The Times, November 2009, News
They are either one of the most extraordinary art finds of the past 100 years or one of the most exquisite frauds to be attempted. One way or another, though, a complete set of 74 plaster sculptures of dancers, bathers and horses attributed to Edgar Degas will dominate discussion of the great Impressionist artist for years to come.
Bronzes cast from the plasters went on public display for the first time yesterday at the Herakleidon Museum, a private museum in Athens. The organisers of the exhibition are in talks with a number of London galleries about bringing them to Britain next year.
Scholars are split over whether the plasters are genuine. If they are, they would represent the purest record of Degas’s sculptural powers in existence. Excitement centres on the claim that these plasters were made during Degas’s lifetime. They correspond to the 74 Degas wax sculptures found intact in his apartments after his death in 1917 and cast and recast since then.
Every known Degas statue is taken from these posthumous bronze casts, which carry some trace of deterioration and pick up less of the original detail than a plaster cast would have done. Although he is best known for his pastels of ballet dancers, Degas turned increasingly to sculpting in wax as his eyesight failed towards the end of his life.
“I must learn a blind man’s trade,” he said at the time. He worked rapidly, primarily with a soft modelling clay, which he often mixed with beeswax and stiffened with everyday objects such as broken paintbrush handles, sponges and pieces of cork and wire.
He never meant these wax studies to be seen and wrote to a friend: “I never seem to achieve anything with my blasted sculpture.” His friend Renoir disagreed, saying: “Why, Degas is the greatest living sculptor.”
Degas exhibited only one statue during his lifetime. La Petite Danseuse de Quatorze Ans (The Little Dancer, Age Fourteen) was shown in 1881 at the Sixth Impressionist Exhibition in Paris to a mixed reaction. Joris-Karl Huysmans, in L’Art Moderne saluted “the only truly modern attempt I know of in sculpture”. Elie de Mont, in La Civilisation, summed up the opposing view: “This opera rat has something about her of the monkey, the shrimp, the runt. Any smaller and one would be tempted to enclose her in a jar of alcohol.”
Today there are an estimated 1,380 bronzes attributed to Degas with examples of The Little Dancer in the collections of the Tate and the Metropolitan Museum in New York. The best Degas bronzes still command huge prices. In February a bronze of The Little Dancer sold at Sotheby’s in London for just over £13 million.
Bronzes cast from the newly discovered plasters could exceed that if they are accepted by Degas experts.
The story of their discovery begins in 2001 when Walter Maibaum, a leading authority on 19th and 20th century European art, heard that a new set of bronzes of The Little Dancer were being cast in France. This seemed impossible as the only two known plasters were in American museums and neither would lend their plaster out for that purpose.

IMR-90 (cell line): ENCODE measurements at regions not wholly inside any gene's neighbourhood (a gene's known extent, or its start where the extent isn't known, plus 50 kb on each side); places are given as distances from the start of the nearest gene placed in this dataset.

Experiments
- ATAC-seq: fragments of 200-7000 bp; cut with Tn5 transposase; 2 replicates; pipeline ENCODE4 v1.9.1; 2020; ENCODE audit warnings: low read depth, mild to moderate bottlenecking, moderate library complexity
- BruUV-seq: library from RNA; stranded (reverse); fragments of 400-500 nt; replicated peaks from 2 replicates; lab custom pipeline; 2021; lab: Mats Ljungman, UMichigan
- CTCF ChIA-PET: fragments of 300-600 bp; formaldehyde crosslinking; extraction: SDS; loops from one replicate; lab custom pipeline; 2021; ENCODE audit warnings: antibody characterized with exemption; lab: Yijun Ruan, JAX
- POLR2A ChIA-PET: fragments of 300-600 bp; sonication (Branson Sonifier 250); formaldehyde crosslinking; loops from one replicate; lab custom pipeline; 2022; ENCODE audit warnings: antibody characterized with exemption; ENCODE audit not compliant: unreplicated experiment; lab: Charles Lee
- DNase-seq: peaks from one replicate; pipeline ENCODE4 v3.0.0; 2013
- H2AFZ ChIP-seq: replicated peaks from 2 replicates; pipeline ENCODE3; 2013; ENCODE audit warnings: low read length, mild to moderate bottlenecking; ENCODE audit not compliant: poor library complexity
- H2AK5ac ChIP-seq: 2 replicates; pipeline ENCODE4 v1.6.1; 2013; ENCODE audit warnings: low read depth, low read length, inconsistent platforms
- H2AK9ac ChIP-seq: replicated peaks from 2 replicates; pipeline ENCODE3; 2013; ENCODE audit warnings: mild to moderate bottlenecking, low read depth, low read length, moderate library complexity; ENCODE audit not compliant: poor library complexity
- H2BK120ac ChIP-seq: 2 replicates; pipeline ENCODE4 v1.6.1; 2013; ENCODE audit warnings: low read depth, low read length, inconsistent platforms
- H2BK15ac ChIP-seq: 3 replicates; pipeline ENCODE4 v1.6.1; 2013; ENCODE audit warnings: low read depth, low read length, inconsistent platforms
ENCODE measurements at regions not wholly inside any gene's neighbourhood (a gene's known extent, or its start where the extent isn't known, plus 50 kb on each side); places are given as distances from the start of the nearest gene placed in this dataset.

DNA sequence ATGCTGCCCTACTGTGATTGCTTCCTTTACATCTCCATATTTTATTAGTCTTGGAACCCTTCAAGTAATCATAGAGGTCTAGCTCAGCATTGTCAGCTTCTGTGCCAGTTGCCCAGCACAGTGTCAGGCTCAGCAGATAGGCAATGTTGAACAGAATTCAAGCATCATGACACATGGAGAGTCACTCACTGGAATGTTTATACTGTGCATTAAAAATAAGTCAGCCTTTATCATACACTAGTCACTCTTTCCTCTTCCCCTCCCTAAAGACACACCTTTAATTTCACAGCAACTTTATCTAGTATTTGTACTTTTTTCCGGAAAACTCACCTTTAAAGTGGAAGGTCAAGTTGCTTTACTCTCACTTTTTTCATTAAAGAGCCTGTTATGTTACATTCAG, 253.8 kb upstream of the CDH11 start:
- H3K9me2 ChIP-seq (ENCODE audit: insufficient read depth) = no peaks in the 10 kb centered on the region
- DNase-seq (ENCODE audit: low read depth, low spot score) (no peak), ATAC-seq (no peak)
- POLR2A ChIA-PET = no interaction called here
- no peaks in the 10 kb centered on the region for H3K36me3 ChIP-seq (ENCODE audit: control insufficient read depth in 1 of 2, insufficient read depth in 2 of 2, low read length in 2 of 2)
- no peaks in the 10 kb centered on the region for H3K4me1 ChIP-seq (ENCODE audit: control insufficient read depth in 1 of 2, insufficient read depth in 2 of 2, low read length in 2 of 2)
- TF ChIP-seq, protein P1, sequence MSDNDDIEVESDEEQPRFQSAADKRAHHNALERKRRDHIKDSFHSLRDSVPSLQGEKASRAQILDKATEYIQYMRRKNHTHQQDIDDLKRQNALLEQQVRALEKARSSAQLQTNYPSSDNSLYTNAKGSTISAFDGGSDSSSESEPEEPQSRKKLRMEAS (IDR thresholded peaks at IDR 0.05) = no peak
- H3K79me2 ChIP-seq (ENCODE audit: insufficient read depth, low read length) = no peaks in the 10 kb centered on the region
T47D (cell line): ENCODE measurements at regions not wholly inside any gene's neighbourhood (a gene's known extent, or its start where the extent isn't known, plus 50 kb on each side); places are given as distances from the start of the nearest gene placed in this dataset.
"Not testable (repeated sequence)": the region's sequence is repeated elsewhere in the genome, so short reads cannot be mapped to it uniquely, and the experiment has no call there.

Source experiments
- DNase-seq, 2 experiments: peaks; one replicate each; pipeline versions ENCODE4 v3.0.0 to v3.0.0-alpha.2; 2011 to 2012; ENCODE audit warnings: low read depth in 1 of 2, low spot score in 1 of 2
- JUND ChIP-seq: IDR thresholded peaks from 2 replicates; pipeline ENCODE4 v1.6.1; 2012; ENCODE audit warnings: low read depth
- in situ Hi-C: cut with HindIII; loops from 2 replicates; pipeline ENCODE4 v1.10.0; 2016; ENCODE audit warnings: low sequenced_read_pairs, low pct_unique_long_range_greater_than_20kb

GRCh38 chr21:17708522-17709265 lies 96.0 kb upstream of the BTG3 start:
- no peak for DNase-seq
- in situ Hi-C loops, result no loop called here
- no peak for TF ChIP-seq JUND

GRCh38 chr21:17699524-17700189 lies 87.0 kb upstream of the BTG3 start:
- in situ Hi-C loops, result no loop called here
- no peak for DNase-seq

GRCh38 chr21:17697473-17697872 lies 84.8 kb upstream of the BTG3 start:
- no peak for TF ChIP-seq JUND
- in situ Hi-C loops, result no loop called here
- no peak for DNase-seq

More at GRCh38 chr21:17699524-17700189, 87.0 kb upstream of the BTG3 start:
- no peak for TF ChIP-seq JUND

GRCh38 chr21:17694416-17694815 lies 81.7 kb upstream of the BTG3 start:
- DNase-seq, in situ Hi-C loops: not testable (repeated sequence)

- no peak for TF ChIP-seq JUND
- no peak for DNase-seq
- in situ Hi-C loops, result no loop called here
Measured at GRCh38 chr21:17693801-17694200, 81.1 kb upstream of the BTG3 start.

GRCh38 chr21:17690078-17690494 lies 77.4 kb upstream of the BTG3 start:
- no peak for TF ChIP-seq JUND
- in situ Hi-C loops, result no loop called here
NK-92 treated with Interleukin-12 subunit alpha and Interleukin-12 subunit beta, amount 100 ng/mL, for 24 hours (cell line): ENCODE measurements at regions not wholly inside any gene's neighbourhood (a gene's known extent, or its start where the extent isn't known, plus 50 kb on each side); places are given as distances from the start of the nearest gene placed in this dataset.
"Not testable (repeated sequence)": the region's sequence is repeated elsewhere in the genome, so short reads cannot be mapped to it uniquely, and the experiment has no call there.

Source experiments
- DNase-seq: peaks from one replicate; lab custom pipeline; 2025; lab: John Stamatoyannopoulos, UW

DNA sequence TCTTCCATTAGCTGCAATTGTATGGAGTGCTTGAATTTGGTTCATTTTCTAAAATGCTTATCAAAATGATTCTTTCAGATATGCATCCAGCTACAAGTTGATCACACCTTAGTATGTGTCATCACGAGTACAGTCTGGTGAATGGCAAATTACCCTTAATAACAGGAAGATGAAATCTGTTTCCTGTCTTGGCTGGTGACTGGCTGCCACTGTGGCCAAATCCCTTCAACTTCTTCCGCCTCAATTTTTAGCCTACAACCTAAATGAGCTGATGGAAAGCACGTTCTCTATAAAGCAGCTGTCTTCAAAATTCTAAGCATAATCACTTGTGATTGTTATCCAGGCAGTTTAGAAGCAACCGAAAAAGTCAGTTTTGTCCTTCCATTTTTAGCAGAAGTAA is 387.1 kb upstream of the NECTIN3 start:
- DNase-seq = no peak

Mr Maibaum flew to France where he was led to “an unknown plaster version of The Little Dancer” that differed slightly, from the familiar versions but beguiled Mr Maibaum with its poise and beauty. Its owner was Leonardo Benatov, the proprietor of the Valsuani Foundry, which cast bronze masterpieces by the likes of Rodin and Picasso. Mr Maibaum searched for an explanation of the unknown plaster cast. In the exhibition catalogue he recalls how in 2004, during another interview with Mr Benatov he was “led to a locked room at the far end of the foundry. Inside were 74 other Degas plasters [one was a duplicate] which were completely unknown to anyone outside the foundry or its close associates. It was a shocking sight. To me it was the equivalent of opening King Tut’s tomb in Egypt or uncovering the terracotta warriors in China.”
Gregory Hedberg, an art historian attached to a New York art gallery, gathered evidence that includes carbon dating and a series of letters and which suggests that the casts were made during the late 19th or early 20th century for the private use of Degas’s friend, the sculptor Albert Bartholomé. They ended up forgotten and abandoned, eventually passing to the Valsuani Foundry in 1955.
Fewer than half a dozen world experts probably need to be convinced for the statues to become a commercial success but at present many of them are put off by what they see as an “aggressive” marketing campaign and insufficient evidence.
One leading world expert on Degas said yesterday: “It is not implausible. But there isn’t a paper trail and the way they are hawking it round it really does seem like someone trying to make a big profit.”
Steven Nash, director of Palm Springs Art Museum and a specialist in modern sculpture, has examined the plasters and is convinced. “If one accepts Hedberg’s conclusions, this is an astonishingly important discovery … There is no logical explanation for them other than the one Hedberg is putting forward. There is no other way to explain them.”
Mr Maibaum, who owns one set of 74 of the “new” bronzes, said: “Do we have a smoking gun? No, but all the evidence points to the fact that this was what occurred.”
(The Times’ arts correspondent contributed reporting)